Yes we do. In past posts, I have discussed how listening to a piece of music can help get the idea of the sound of the printed music in your choir's heads.
I think it is really important to help get the idea of the sound right but also to help your choir create a dream for how they will feel while singing and how they want the audience to perceive the piece.
1. What are the perceptions? - When you bring a piece of music to the choir, some may have preconceived ideas about what the song means. It could be what happened to them when they first heard it or experiences that the song brings to mind. One of the activities I think is really important is to read the words. When you do that, it gives you the chance to ask what they choir might think they mean. In hearing what others think, it might expand the ideas of those with a negative feeling. It is important that if someone doesn't say something but shows feelings with facial or other expressions that you have a wee chat.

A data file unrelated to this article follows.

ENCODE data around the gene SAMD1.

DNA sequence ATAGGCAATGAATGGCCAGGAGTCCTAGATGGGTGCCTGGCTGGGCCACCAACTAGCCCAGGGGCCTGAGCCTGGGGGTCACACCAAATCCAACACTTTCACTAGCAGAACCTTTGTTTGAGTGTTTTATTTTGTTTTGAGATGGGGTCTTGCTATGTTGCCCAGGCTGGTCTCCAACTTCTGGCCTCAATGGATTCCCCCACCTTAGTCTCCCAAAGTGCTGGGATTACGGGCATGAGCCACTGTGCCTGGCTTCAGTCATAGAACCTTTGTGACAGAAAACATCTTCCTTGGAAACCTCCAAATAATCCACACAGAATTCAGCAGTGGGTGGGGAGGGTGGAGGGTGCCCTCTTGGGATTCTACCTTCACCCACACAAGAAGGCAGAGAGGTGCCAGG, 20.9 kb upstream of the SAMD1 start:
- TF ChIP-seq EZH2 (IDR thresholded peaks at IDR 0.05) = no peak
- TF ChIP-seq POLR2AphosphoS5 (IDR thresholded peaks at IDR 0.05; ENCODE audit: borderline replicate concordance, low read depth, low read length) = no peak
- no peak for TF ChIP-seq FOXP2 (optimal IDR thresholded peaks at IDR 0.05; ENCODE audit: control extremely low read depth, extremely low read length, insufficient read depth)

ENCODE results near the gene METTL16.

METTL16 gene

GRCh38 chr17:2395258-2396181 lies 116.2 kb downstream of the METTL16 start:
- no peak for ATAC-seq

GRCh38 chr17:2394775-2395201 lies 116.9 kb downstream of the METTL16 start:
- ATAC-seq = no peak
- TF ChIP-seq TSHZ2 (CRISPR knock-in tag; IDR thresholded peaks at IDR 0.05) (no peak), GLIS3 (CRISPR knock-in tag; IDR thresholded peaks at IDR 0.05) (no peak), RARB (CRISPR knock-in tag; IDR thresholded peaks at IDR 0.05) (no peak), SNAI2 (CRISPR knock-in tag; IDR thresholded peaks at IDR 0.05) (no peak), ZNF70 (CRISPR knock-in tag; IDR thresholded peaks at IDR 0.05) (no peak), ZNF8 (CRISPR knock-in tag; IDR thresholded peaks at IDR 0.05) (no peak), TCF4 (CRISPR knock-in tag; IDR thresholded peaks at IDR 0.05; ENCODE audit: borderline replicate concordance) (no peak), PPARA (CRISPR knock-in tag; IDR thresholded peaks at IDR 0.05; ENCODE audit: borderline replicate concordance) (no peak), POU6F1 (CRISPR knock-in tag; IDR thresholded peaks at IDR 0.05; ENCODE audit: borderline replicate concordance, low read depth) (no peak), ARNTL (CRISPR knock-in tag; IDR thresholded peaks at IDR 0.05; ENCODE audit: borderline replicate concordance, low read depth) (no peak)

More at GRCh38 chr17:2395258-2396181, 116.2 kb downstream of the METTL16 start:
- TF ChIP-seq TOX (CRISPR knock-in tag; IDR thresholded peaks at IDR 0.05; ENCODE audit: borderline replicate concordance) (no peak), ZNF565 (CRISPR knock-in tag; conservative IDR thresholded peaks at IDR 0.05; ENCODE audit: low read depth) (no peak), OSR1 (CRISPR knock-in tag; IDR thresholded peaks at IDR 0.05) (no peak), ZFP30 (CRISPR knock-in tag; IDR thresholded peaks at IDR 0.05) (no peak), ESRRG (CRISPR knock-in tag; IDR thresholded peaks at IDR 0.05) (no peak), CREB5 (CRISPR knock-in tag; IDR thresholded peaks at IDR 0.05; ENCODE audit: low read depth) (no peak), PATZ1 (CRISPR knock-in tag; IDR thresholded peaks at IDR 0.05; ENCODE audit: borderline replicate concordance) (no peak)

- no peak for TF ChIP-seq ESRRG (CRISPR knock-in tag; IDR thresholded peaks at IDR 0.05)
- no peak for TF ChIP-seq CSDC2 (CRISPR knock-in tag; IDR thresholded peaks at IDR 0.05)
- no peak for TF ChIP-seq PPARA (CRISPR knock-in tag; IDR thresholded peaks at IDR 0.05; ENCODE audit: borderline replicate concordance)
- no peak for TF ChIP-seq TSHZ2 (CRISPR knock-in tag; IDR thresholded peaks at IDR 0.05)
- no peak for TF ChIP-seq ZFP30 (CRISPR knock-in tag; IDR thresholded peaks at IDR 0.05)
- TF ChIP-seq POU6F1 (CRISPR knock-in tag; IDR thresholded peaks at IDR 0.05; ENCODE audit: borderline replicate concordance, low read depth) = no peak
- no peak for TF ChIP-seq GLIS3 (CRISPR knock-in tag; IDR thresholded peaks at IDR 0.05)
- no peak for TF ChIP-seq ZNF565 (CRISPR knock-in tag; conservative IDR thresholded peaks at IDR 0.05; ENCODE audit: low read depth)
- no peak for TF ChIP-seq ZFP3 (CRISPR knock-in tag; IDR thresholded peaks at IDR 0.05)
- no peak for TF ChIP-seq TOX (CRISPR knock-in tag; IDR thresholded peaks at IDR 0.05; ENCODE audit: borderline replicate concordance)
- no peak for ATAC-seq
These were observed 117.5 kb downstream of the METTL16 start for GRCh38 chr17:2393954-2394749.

2. Share YOUR dream - Yup. As a leader or a singer, you need to share your dream for this song. I am convinced that as a director, I must know what I want from this piece. I want it to be prayerful, or fun, or make them want to dance or cry. If the choir doesn't agree, they will tell me. If your dream is clear, it makes it so much easier for your singers to work towards that vision.
3. Be prepared to be flexible - When the choir is sharing ideas or during a performance, I sometimes have a revelation. My dream is not the best one for this song sometimes. I must be able to see and understand alternatives. The singers must do the same. Bringing inflexible interpretations by leaders or singers can be really detrimental to a song being well done.
Perhaps the most important part is to be able to hear the finished song before you even start. In saying that, you have to be willing to hear it differently as you progress. Enjoy this journey. It really is the key to making the music come alive.